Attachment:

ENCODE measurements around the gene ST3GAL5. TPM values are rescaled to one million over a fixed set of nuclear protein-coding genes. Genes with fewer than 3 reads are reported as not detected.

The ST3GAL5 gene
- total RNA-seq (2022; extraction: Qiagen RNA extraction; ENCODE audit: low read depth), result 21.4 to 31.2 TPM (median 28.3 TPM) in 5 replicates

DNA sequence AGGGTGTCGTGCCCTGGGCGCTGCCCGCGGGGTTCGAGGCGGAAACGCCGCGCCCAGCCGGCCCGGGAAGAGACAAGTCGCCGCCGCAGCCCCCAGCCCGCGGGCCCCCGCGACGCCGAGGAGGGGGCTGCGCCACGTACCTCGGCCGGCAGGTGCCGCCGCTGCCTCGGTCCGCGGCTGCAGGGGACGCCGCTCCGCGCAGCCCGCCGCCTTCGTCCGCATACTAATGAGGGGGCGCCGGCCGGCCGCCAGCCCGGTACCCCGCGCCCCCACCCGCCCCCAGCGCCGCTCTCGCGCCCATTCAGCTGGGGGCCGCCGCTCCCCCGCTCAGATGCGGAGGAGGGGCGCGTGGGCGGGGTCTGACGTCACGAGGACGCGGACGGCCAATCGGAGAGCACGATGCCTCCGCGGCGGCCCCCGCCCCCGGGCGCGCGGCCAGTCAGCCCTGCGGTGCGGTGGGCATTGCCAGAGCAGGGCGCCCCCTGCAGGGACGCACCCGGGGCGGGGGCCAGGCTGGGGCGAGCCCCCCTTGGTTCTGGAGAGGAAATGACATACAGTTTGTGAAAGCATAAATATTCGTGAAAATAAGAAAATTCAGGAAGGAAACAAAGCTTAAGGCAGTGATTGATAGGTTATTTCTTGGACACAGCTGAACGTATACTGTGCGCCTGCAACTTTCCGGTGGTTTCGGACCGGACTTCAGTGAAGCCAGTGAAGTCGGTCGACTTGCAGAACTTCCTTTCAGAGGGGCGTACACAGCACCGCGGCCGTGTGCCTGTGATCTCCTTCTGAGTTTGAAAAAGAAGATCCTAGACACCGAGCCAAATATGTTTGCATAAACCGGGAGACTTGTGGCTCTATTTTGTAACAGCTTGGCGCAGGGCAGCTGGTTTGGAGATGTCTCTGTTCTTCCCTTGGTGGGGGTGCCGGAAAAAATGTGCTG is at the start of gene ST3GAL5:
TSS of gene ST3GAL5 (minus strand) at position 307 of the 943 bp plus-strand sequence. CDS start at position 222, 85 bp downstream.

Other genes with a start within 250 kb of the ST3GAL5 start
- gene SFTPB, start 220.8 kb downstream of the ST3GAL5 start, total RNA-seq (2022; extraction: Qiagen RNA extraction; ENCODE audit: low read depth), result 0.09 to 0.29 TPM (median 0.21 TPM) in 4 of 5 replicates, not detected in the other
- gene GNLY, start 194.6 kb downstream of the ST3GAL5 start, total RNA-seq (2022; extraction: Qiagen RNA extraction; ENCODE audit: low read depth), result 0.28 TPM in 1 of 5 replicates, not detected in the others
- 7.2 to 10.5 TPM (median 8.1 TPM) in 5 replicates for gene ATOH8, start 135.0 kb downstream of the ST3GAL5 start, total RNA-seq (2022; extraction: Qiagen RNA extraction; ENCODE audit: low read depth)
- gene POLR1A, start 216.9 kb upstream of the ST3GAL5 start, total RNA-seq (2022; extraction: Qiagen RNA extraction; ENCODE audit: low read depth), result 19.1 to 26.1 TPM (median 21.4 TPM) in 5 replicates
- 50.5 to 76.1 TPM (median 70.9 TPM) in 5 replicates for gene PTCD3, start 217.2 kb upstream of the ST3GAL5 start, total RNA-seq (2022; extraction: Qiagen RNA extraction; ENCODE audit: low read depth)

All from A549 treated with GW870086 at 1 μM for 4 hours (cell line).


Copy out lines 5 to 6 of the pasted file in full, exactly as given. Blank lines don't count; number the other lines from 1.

TSS of gene ST3GAL5 (minus strand) at position 307 of the 943 bp plus-strand sequence. CDS start at position 222, 85 bp downstream.

Other genes with a start within 250 kb of the ST3GAL5 start